Celebrating Thanksgiving, Harvard-Style

Despite dinner in Dunster, students find school holiday is no substitute for home

From kosher turkeys in the Mather kitchen to outdoor Thanksgiving picnics, students who chose not to travel home this weekend found creative alternatives in frigid Cambridge.

“Ten of us had a fire going,” said Julie I. Hanover ’05. “It was great because I felt that we were able to be a really close group even though we don’t usually have a chance to get together during the semester.”

Christine B. Peterson ’05, who hails from Houston, said staying at Harvard gave her time to relax.

“It was nice to be here, since I don’t live very close,” she said.

Abbe Finberg ’05 celebrated Thanksgiving with friends in Mather House.


“[A friend] cooked a kosher turkey in Mather’s kitchen, which was really nice,” said Finberg, although she said she is pleased with Harvard University Dining Services’ kosher options.

Hundreds of students decided to enjoy Thanksgiving at Dunster House, cramming into the dining hall for servings of turkey, stuffing and pumpkin pie.

“I really appreciated that Dunster used the leftovers later that night and the next day, because the food was really good and it helped extend the feeling of Thanksgiving throughout the week,” Hanover said.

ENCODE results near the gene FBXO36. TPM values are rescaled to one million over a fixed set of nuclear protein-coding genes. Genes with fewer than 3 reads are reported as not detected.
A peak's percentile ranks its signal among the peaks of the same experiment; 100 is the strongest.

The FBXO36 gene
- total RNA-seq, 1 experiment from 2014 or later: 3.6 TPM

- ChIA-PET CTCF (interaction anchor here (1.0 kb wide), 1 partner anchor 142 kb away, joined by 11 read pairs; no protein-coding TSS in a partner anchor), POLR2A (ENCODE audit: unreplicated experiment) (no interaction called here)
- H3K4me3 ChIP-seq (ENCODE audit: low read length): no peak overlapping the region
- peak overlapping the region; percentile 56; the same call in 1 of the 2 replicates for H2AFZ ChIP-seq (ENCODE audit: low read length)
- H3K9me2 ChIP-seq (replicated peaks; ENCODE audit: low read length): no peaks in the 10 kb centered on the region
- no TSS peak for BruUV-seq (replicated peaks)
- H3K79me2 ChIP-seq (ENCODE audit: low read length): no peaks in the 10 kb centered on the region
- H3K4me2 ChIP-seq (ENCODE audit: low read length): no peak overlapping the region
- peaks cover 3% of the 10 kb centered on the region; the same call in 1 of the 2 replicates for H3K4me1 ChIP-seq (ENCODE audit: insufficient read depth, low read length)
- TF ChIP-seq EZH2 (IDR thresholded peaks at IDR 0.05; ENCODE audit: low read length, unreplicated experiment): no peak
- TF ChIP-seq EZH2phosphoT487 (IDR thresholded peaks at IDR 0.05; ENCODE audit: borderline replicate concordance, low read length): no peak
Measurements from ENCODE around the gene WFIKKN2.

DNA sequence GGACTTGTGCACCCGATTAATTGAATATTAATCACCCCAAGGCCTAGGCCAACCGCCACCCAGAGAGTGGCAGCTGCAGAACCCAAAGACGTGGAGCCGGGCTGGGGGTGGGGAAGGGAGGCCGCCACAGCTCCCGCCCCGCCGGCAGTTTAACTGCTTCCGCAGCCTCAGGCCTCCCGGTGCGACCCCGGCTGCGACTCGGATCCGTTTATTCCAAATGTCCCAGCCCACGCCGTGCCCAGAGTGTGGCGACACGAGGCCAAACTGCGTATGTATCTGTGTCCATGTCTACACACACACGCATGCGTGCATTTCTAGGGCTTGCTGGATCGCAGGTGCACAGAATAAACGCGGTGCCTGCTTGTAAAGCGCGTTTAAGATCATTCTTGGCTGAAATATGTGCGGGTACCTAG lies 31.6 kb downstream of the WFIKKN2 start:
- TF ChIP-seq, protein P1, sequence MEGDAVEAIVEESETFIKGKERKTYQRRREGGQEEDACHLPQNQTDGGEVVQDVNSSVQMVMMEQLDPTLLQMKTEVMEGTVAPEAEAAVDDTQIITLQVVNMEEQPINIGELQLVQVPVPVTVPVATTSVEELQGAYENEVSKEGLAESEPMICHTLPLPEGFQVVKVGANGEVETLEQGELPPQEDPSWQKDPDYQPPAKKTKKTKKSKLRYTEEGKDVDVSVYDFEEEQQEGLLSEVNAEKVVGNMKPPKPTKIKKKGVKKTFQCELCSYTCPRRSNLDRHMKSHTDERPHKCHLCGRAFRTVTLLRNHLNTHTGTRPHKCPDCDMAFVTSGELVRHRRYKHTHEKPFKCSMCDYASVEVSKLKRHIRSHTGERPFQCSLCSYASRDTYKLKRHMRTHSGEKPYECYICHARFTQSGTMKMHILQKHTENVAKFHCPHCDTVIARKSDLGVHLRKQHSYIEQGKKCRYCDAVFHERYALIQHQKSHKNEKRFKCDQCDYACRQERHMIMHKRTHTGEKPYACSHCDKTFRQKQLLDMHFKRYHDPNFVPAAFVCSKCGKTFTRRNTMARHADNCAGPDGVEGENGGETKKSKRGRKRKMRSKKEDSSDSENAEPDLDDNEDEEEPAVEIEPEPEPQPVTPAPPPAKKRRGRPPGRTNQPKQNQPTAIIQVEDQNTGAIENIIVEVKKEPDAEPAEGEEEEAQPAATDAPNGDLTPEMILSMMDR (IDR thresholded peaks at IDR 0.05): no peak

But for some, eating at Harvard on Thanksgiving proved to be time-consuming and confusing.

“It really sucked that they completely stopped shuttle service from the Quad and kept only a River House open,” said Qian Zhang ’04. “Since Harvard charges so much for tuition, I think they should have given us taxi passes to get to and from our meals.”

“I didn’t even know what dining hall was open,” said Andrew A. Apostolides ’04. “When I looked up the menu, it said they would be serving chicken finger beaks or something disgusting.” He ended up having a Thanksgiving picnic outdoors.

Some found the campus to be too quiet.

Winthrop House security guard Enoch Kyerematen, who worked Thanksgiving evening, said Harvard felt like a cemetery.

“No one was getting locked out, no one picked up toilet paper...I missed my students,” Kyerematen said.

Apostolides, who is from Greece, agreed.

“Every time I came back [to my dorm], it was empty, reminding me that everyone else was home celebrating. It’s a tragedy that international students have to go through every year.”